Manuscripts/Mixed Material Interview with Robert L. Nichols
DIFFERENCE OF OPINION: USIS - EMBASSY
This was a time on Taiwan when, again, things like language in our press releases became important. The same thing I'd had with the Voice. I remember going to the embassy once to get approval for some language for the press from the deputy chief of mission. I said, “This is what we want to use.”
He said, “You can't say that.”
I said, “That's a direct quote from Kissinger's press briefing.”
And he said, “Kissinger doesn't make U.S. foreign policy.” [Well, at that time, of course, Kissinger headed the National Security Council; he wasn't Secretary then.]
I looked at him. I didn't say anything, but I looked at him and thought, “Boy, there's a lack of realism here in the embassy, as well.” There really was. There was a tremendous amount of resistance. They couldn't believe what was happening.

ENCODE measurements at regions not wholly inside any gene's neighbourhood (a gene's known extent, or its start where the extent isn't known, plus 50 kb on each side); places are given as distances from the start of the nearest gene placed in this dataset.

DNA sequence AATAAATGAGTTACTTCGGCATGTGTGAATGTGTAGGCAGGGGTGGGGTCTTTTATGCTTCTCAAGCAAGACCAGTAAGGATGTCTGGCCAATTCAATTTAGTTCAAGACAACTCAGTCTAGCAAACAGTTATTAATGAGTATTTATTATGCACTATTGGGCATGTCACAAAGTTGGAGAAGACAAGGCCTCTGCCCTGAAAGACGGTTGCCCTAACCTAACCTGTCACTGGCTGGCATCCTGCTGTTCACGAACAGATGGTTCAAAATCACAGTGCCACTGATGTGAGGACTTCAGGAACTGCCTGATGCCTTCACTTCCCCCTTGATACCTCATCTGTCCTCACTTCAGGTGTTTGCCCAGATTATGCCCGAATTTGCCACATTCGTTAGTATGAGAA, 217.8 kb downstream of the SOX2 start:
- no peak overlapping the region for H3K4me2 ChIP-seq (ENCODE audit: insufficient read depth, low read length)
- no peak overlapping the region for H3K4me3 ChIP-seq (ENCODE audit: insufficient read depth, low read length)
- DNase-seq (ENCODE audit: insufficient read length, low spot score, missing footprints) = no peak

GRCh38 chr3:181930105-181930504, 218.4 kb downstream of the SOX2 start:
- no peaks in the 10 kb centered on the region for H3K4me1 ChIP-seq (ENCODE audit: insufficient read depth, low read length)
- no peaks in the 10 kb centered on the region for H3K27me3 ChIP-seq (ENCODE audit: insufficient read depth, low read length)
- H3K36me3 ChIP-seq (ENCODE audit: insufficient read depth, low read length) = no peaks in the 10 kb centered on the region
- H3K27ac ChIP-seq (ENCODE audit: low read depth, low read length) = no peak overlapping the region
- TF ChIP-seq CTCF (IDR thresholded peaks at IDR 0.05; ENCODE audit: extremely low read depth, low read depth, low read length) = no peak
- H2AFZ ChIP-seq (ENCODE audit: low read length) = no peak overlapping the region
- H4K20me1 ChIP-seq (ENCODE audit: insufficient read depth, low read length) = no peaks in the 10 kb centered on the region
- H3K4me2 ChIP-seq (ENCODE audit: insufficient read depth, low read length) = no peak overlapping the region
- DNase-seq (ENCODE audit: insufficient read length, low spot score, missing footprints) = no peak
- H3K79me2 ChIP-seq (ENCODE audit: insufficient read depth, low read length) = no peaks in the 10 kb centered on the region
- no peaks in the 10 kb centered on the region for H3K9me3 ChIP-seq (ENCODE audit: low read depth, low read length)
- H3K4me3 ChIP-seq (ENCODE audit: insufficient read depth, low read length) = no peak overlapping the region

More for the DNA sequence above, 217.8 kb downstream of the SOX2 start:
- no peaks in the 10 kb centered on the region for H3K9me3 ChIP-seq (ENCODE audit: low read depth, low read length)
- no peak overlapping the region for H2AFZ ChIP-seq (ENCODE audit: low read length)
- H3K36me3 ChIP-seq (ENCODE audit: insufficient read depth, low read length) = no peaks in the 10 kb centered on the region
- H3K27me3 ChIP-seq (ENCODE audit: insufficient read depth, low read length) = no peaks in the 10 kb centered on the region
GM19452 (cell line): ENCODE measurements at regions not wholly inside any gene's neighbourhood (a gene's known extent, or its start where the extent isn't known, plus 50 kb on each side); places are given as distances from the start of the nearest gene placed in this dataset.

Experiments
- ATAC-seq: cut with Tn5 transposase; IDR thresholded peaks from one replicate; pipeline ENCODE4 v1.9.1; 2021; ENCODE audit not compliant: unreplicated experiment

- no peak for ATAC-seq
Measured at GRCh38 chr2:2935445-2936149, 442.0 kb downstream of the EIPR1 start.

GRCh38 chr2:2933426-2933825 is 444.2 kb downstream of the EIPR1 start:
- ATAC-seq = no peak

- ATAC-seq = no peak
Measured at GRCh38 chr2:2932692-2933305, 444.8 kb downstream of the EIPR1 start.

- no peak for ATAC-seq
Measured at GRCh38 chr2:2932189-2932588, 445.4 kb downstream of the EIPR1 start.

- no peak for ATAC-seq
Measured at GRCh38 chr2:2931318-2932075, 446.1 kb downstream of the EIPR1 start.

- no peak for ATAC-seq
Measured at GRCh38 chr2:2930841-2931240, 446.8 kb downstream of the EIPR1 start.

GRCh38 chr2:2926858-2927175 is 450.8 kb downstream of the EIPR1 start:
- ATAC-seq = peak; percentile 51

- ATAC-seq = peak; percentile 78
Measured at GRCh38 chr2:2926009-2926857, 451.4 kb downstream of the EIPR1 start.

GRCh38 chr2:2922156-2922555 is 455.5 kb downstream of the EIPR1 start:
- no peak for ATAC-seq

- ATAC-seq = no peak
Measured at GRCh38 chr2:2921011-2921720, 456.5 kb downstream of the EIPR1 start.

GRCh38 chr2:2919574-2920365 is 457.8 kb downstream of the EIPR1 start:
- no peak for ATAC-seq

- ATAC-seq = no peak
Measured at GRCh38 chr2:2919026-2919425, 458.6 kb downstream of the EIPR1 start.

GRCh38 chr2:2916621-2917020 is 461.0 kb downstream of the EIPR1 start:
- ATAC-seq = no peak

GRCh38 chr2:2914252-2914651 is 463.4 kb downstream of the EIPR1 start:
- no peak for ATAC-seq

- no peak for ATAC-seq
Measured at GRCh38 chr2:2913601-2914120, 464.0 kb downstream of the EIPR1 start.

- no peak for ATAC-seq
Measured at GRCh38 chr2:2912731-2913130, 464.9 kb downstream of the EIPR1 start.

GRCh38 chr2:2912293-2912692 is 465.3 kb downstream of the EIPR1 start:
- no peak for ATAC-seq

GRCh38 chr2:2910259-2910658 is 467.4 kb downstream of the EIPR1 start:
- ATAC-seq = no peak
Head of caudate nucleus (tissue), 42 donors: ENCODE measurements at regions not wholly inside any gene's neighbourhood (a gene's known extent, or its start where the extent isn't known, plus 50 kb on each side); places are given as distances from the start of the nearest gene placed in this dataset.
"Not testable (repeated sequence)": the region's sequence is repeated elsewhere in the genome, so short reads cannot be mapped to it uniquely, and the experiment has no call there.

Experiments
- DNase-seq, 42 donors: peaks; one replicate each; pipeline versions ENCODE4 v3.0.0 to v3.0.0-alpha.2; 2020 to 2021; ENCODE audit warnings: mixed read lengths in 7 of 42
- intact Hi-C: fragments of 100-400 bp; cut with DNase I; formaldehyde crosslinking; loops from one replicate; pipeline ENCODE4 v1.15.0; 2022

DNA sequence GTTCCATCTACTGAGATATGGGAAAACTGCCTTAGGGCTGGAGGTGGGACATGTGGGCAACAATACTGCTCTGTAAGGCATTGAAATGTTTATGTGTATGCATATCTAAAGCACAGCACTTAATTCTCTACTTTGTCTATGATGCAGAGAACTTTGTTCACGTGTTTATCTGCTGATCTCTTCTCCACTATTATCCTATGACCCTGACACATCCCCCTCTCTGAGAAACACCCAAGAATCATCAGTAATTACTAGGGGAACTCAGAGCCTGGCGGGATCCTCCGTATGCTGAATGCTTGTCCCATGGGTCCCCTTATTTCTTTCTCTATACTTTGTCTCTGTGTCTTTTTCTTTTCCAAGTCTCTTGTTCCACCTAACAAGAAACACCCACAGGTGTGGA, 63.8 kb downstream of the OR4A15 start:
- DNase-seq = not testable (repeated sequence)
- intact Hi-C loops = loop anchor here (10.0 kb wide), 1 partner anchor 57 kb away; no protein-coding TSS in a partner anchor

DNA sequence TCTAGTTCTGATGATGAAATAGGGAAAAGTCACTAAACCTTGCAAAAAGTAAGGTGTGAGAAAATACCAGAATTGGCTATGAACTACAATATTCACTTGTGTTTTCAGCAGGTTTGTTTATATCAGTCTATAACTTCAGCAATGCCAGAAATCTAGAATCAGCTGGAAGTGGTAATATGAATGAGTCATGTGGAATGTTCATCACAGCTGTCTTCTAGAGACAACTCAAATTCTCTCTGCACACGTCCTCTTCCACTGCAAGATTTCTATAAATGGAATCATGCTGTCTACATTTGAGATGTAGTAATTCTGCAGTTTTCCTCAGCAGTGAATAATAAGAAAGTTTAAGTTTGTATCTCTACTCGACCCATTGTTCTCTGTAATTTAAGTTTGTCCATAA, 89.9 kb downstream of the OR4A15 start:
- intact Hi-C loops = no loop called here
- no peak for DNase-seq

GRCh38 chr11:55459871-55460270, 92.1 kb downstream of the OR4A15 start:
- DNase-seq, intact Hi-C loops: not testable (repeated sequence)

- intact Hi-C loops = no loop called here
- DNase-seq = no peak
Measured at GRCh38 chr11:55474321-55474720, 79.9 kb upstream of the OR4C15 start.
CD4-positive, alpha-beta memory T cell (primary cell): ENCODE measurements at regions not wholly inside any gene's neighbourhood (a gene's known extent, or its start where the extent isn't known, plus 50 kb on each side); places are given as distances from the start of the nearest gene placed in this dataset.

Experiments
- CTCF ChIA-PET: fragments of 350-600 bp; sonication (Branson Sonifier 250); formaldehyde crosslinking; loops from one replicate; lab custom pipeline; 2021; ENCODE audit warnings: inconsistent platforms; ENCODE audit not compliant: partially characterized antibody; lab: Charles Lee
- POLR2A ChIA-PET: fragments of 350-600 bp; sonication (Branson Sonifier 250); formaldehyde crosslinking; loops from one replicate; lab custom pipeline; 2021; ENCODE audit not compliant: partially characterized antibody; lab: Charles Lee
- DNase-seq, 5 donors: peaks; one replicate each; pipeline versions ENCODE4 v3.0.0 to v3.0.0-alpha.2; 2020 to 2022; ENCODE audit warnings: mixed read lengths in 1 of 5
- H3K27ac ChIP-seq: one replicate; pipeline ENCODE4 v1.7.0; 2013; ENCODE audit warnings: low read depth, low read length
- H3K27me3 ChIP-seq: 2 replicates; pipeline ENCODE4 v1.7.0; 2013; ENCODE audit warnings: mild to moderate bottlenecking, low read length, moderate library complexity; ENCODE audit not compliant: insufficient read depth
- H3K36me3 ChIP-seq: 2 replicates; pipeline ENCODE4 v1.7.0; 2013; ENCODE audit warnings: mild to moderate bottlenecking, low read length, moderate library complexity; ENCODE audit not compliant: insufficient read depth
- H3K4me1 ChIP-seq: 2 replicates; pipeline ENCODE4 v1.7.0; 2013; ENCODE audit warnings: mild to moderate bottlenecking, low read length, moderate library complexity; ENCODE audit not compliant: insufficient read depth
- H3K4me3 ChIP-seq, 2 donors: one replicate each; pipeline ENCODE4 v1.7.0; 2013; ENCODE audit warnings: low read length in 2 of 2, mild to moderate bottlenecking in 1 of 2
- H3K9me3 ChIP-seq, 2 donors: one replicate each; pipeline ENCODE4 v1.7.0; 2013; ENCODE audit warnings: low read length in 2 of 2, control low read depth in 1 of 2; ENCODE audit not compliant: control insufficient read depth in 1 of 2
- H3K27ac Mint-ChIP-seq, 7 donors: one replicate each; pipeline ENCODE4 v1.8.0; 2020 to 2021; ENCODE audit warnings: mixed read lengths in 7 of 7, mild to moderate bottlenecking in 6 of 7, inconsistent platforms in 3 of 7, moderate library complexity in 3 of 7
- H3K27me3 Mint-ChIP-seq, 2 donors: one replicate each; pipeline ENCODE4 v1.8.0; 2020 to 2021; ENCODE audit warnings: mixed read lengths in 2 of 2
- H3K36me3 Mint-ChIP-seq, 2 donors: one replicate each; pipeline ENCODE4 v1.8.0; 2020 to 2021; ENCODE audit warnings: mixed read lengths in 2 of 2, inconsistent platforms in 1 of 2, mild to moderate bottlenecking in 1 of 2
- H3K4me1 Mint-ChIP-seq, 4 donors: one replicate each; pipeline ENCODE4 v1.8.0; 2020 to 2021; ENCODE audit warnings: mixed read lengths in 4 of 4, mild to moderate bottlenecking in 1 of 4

Another thing that happened, just before I left Taiwan to go to Singapore—well, a lot of things happened while we were in Taiwan, actually. I should mention this was a time when we withdrew the Seventh Fleet from the Taiwan Straits. It was announced by Vice President Agnew when he was out there on one of the two trips he made while I was there. Agnew brought the news to Chiang Kai-shek that we were taking the Seventh Fleet out of the Taiwan Straits.
Q: Chiang, the old Chinese Nationalist leader, was still in power then?
NICHOLS: Oh, yes, he didn't die until 1975. He was there and his presence was known. A lot of the work of the administration had been taken over by his son, Chiang Ching-kuo, but Chiang Kai-shek was still in power. He dealt with Vice President Agnew.
INTERESTING DEVELOPMENTS JUST AS NICHOLS IS LEAVING FOR NEW POST - SINGAPORE
Q: Maybe we can jump ahead a little bit. We're talking about relations between U.S.A. and China. Where were you when the renewal of relationship was announced and became public knowledge?